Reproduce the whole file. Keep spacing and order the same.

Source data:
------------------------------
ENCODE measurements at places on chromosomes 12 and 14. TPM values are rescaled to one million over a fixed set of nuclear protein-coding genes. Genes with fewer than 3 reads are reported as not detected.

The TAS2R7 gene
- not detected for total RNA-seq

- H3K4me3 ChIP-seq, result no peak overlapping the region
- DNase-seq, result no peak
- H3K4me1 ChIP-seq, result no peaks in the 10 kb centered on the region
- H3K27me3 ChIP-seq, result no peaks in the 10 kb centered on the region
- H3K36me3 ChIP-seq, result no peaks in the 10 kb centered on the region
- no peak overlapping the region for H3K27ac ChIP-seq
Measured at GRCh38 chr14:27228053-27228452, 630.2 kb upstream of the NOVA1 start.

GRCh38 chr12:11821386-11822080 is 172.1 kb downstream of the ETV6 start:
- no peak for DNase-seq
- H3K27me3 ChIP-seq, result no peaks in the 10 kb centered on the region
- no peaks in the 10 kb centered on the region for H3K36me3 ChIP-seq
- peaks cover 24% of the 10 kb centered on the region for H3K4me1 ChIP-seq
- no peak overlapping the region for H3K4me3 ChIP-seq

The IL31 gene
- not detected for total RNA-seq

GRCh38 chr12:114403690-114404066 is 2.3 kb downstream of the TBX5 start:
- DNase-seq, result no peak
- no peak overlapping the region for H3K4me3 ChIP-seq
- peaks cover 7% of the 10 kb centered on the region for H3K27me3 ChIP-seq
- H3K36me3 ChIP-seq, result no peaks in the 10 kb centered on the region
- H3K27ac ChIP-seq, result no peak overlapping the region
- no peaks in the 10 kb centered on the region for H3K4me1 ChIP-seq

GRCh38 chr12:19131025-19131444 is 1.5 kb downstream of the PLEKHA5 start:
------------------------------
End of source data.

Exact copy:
ENCODE measurements at places on chromosomes 12 and 14. TPM values are rescaled to one million over a fixed set of nuclear protein-coding genes. Genes with fewer than 3 reads are reported as not detected.

The TAS2R7 gene
- not detected for total RNA-seq

- H3K4me3 ChIP-seq, result no peak overlapping the region
- DNase-seq, result no peak
- H3K4me1 ChIP-seq, result no peaks in the 10 kb centered on the region
- H3K27me3 ChIP-seq, result no peaks in the 10 kb centered on the region
- H3K36me3 ChIP-seq, result no peaks in the 10 kb centered on the region
- no peak overlapping the region for H3K27ac ChIP-seq
Measured at GRCh38 chr14:27228053-27228452, 630.2 kb upstream of the NOVA1 start.

GRCh38 chr12:11821386-11822080 is 172.1 kb downstream of the ETV6 start:
- no peak for DNase-seq
- H3K27me3 ChIP-seq, result no peaks in the 10 kb centered on the region
- no peaks in the 10 kb centered on the region for H3K36me3 ChIP-seq
- peaks cover 24% of the 10 kb centered on the region for H3K4me1 ChIP-seq
- no peak overlapping the region for H3K4me3 ChIP-seq

The IL31 gene
- not detected for total RNA-seq

GRCh38 chr12:114403690-114404066 is 2.3 kb downstream of the TBX5 start:
- DNase-seq, result no peak
- no peak overlapping the region for H3K4me3 ChIP-seq
- peaks cover 7% of the 10 kb centered on the region for H3K27me3 ChIP-seq
- H3K36me3 ChIP-seq, result no peaks in the 10 kb centered on the region
- H3K27ac ChIP-seq, result no peak overlapping the region
- no peaks in the 10 kb centered on the region for H3K4me1 ChIP-seq

GRCh38 chr12:19131025-19131444 is 1.5 kb downstream of the PLEKHA5 start: